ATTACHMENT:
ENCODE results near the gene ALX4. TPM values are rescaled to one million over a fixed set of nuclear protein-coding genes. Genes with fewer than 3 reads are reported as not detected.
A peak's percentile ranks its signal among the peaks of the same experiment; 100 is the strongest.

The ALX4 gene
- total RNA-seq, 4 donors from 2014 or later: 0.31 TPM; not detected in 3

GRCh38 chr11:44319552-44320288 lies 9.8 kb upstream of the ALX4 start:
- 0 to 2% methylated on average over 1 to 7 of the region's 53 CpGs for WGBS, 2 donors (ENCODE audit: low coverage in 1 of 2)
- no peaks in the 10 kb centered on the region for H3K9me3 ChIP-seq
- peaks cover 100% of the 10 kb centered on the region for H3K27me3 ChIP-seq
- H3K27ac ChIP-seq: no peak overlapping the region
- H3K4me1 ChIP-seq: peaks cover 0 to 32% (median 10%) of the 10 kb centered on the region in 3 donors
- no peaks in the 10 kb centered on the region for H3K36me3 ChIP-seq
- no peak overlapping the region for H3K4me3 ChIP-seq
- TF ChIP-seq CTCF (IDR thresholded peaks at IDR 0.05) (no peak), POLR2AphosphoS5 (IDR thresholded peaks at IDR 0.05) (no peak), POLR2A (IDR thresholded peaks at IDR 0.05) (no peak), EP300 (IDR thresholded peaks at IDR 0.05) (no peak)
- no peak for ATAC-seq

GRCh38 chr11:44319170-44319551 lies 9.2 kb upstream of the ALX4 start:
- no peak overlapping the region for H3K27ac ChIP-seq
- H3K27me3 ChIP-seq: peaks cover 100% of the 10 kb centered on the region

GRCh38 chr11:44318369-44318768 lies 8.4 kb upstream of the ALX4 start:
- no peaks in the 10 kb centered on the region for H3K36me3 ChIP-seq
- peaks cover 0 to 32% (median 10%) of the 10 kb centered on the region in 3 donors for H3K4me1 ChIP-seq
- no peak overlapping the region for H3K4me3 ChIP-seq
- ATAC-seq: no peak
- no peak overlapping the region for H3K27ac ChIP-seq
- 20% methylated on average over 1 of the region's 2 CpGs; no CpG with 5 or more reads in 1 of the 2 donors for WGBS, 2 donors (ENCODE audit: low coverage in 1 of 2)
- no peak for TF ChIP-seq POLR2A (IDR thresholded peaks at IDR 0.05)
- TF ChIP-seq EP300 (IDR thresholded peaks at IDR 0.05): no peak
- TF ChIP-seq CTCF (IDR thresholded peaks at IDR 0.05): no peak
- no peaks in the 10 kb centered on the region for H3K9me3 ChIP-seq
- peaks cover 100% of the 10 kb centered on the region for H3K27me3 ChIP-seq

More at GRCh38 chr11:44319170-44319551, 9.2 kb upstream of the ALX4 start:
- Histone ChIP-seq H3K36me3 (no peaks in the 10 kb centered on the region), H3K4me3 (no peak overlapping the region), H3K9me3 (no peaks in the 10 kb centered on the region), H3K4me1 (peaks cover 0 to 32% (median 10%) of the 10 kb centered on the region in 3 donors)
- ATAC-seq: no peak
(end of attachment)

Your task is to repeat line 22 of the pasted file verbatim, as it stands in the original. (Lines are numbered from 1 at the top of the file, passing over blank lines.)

- ATAC-seq: no peak